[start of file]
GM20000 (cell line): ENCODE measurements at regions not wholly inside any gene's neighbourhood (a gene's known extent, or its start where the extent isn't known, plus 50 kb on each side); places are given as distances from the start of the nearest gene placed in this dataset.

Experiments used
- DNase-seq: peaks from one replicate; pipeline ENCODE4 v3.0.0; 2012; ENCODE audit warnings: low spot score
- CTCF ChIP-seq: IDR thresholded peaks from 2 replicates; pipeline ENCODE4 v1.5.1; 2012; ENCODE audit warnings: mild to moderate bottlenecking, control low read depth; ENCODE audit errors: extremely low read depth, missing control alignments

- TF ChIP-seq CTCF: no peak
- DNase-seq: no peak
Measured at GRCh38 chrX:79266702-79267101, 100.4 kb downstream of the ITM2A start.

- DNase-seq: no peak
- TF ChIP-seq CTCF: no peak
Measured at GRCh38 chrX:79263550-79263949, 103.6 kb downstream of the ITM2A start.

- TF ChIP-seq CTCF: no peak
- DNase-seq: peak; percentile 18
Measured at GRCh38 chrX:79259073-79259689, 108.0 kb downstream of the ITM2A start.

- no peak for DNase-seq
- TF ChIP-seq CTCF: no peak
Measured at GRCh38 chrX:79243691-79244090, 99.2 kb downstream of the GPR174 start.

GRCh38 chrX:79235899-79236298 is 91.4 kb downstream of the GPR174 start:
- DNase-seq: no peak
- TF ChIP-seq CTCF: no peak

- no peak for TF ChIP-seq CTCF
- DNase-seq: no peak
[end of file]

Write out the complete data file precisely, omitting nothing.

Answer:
GM20000 (cell line): ENCODE measurements at regions not wholly inside any gene's neighbourhood (a gene's known extent, or its start where the extent isn't known, plus 50 kb on each side); places are given as distances from the start of the nearest gene placed in this dataset.

Experiments used
- DNase-seq: peaks from one replicate; pipeline ENCODE4 v3.0.0; 2012; ENCODE audit warnings: low spot score
- CTCF ChIP-seq: IDR thresholded peaks from 2 replicates; pipeline ENCODE4 v1.5.1; 2012; ENCODE audit warnings: mild to moderate bottlenecking, control low read depth; ENCODE audit errors: extremely low read depth, missing control alignments

- TF ChIP-seq CTCF: no peak
- DNase-seq: no peak
Measured at GRCh38 chrX:79266702-79267101, 100.4 kb downstream of the ITM2A start.

- DNase-seq: no peak
- TF ChIP-seq CTCF: no peak
Measured at GRCh38 chrX:79263550-79263949, 103.6 kb downstream of the ITM2A start.

- TF ChIP-seq CTCF: no peak
- DNase-seq: peak; percentile 18
Measured at GRCh38 chrX:79259073-79259689, 108.0 kb downstream of the ITM2A start.

- no peak for DNase-seq
- TF ChIP-seq CTCF: no peak
Measured at GRCh38 chrX:79243691-79244090, 99.2 kb downstream of the GPR174 start.

GRCh38 chrX:79235899-79236298 is 91.4 kb downstream of the GPR174 start:
- DNase-seq: no peak
- TF ChIP-seq CTCF: no peak

- no peak for TF ChIP-seq CTCF
- DNase-seq: no peak